A couple of weeks ago a young international student at one of our local colleges committed suicide.  I was at the scene as Fire Department Chaplain, and on behalf of the department attended his on-campus memorial service this afternoon.  It was a remarkable event.  On this “secular” campus the ballroom was oversubscribed.  Around fifteen adult members of his family were present from half way around the globe. Readings from scripture and remembrances from friends and professors were tasteful and poignant.  There was a well done photo-tribute to his young life projected on a huge screen.  Then came three remarkable moments.  The photo-tribute ended with a very well crafted poem written by the family and attesting to the power of their Christian faith as their hope in this most terrible of times.  His father rose to give thanks to the college for being with them and for them at this time, and then offered a very moving and appropriate testimony of the faith shared by the entire family that was carrying them through.  The event closed with the entire family singing the Aaronic Blessing in perfect four part harmony. There were few dry eyes in the room and nothing but awed respect for the presence of a faith that many, if not most, either took for absent minded granted or rejected altogether.  So why would a young man from such a strong family commit suicide?  I have some knowledge and a little insight into the matter but it will have to remain with me alone for the time being.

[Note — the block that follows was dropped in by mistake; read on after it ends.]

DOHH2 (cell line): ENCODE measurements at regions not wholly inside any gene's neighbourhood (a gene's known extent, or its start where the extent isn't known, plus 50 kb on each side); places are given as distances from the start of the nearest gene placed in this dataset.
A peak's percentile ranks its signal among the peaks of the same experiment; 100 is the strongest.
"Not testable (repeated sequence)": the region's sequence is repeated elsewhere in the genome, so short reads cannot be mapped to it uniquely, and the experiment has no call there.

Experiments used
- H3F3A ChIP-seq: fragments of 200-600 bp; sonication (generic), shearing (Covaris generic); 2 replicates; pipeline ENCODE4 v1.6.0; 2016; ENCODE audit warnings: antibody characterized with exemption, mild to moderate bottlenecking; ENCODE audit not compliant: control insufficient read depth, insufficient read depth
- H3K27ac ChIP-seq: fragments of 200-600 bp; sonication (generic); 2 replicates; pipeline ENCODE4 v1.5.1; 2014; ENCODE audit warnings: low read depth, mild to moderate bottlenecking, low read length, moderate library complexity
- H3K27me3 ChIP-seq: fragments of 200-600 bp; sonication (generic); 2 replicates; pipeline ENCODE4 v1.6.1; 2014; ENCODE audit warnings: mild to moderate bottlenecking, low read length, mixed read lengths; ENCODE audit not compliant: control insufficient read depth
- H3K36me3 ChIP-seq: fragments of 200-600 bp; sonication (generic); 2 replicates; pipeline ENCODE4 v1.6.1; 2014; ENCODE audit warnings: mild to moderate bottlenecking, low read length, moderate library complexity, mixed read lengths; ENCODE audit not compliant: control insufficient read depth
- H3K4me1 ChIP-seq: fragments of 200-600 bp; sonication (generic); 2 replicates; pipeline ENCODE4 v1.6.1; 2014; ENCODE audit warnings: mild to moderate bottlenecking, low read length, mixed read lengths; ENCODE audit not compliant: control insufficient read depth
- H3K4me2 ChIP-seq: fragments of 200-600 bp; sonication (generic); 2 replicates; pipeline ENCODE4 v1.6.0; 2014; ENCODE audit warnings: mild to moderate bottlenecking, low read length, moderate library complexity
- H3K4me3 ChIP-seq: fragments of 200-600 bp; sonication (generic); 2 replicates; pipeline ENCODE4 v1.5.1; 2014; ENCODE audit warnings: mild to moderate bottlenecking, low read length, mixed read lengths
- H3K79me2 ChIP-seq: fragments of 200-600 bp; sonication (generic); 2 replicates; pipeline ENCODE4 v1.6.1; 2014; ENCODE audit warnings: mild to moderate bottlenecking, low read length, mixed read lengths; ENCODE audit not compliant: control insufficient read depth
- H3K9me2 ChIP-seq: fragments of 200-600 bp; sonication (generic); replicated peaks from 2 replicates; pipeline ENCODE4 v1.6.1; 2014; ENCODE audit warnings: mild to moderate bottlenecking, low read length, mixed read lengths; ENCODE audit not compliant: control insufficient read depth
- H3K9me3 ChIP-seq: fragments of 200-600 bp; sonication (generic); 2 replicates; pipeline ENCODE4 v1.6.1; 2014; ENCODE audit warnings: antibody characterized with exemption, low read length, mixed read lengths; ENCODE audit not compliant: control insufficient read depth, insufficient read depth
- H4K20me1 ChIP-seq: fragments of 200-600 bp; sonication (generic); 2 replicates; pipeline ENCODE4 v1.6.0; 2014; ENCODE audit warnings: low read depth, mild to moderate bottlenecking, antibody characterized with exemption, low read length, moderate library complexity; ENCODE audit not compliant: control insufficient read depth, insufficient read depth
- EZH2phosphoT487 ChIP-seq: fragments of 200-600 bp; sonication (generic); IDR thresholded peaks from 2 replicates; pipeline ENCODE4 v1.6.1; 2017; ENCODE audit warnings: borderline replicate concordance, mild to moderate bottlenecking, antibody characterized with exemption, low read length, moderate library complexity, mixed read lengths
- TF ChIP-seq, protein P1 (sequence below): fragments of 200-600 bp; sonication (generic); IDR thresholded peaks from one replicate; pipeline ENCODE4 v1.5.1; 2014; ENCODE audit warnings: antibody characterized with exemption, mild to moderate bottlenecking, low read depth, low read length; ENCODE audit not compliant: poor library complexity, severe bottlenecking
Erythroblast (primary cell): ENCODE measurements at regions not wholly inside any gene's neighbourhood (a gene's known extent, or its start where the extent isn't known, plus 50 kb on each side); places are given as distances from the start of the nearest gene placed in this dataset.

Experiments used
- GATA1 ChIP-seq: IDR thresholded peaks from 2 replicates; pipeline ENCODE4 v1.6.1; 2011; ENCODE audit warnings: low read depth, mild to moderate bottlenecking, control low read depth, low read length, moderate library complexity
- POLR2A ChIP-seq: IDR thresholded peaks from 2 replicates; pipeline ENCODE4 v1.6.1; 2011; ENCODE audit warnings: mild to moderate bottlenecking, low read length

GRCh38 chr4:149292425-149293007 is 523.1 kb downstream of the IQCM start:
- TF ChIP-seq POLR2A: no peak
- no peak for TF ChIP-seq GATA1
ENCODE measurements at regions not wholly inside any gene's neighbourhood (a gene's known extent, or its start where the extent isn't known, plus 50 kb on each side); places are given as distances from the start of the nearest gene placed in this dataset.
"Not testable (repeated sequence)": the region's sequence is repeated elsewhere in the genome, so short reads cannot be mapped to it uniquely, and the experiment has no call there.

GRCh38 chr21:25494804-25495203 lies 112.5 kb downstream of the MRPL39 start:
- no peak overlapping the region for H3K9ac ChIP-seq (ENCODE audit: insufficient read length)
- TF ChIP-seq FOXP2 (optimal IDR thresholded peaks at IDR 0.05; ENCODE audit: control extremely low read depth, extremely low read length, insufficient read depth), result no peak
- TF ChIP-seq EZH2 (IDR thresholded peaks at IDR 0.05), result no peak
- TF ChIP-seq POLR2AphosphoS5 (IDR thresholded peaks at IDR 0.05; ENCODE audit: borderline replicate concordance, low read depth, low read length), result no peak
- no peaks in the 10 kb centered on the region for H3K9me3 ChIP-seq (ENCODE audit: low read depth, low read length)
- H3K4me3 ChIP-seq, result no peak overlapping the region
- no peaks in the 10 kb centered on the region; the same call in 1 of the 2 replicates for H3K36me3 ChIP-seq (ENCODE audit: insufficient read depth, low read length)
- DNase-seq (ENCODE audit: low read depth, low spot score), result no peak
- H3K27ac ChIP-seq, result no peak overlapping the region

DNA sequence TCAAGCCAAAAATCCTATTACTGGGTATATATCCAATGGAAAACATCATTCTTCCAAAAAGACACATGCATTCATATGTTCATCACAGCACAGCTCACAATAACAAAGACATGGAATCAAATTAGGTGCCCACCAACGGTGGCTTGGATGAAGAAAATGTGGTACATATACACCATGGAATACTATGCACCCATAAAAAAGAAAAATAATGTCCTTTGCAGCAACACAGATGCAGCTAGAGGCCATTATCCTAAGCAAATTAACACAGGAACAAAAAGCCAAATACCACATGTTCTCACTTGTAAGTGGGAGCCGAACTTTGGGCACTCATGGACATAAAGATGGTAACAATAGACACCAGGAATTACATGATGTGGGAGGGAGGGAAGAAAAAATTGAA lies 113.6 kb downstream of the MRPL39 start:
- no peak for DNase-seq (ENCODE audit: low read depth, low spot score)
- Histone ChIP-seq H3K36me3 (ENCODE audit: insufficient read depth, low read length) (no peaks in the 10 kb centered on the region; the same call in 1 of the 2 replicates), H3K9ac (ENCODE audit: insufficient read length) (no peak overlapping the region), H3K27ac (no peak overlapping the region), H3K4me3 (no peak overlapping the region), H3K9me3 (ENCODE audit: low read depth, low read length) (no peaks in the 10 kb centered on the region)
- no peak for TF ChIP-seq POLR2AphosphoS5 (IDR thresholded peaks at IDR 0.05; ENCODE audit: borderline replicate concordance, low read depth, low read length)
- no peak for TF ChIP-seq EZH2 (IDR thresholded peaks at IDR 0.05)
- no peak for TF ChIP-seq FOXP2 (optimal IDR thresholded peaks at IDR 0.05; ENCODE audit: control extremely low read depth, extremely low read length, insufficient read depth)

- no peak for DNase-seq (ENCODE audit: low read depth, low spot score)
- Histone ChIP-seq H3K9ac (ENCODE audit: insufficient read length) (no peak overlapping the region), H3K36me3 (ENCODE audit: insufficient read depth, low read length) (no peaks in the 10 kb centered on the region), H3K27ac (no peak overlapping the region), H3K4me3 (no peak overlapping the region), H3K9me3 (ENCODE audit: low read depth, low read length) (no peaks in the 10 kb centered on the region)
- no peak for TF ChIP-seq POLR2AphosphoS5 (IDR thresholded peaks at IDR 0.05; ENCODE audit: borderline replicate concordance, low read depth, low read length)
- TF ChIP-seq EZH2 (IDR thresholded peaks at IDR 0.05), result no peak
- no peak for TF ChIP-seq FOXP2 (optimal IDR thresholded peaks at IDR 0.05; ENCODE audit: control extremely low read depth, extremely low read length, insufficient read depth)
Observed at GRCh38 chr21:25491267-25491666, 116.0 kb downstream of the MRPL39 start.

Wednesday, April 16, 2008

The Messiness of Orthodoxy

I seem to be on an orthodoxy kick these days.  Drawing on an article by Garret Keizer in  April 22 edition of Christian Century I offer this citation from Kenneth Leech that speaks well for my own view on these matters:

The rejection of paradox and ambiguity is the characteristic of heretics in all ages.  Heresy is one-dimensional, narrow, over-simplified, and boring.  It is straight-line thinking, preferring a pseudo-clarity to the many sidedness of truth, tidiness to the mess and complexity of reality.  Orthodoxy by comparison is rooted in the unknowable. 


Tuesday, April 15, 2008

Not Orthodoxy but Truth?

This morning a member of our lectionary study group said that he is not interested in orthodoxy but truth, and it seemed to me, as the conversation went on, that any of us who wanted to proclaim the truth of God in Jesus Christ were dismissed as orthodox and therefore not true seekers of the truth.  Moreover, any appeal to scripture as revealing truth is suspect on the grounds that it is only self justifying and, in that regard, no more reliable than scripture from any other religious tradition.   As I tried to listen I also got the impression that he was as ironclad in his religious ideology as are the “far right” fundamentalists.  

I have not yet decided whether or how to respond, and you know from the tone of some of my posts that it is not hard for the curmudgeon to come out of hiding.  I’d like to avoid that.  


Here is my sense of my own orthodoxy.  I am convinced that the Christian faith as framed by (but not limited to) the Nicene Creed follows in the path of God’s eternal truth.